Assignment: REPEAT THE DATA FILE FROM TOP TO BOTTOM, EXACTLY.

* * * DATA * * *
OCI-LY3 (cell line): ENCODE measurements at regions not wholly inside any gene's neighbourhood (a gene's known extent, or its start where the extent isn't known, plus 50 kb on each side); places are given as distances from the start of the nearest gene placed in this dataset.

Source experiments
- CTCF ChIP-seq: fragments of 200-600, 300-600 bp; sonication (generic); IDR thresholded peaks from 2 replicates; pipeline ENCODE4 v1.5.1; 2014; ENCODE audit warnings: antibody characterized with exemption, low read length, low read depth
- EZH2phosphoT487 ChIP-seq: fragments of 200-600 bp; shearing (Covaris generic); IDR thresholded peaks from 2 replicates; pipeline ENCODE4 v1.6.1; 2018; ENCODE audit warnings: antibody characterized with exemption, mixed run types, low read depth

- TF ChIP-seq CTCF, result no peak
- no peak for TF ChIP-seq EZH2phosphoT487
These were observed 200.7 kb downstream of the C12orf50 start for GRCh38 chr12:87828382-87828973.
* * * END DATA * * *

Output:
OCI-LY3 (cell line): ENCODE measurements at regions not wholly inside any gene's neighbourhood (a gene's known extent, or its start where the extent isn't known, plus 50 kb on each side); places are given as distances from the start of the nearest gene placed in this dataset.

Source experiments
- CTCF ChIP-seq: fragments of 200-600, 300-600 bp; sonication (generic); IDR thresholded peaks from 2 replicates; pipeline ENCODE4 v1.5.1; 2014; ENCODE audit warnings: antibody characterized with exemption, low read length, low read depth
- EZH2phosphoT487 ChIP-seq: fragments of 200-600 bp; shearing (Covaris generic); IDR thresholded peaks from 2 replicates; pipeline ENCODE4 v1.6.1; 2018; ENCODE audit warnings: antibody characterized with exemption, mixed run types, low read depth

- TF ChIP-seq CTCF, result no peak
- no peak for TF ChIP-seq EZH2phosphoT487
These were observed 200.7 kb downstream of the C12orf50 start for GRCh38 chr12:87828382-87828973.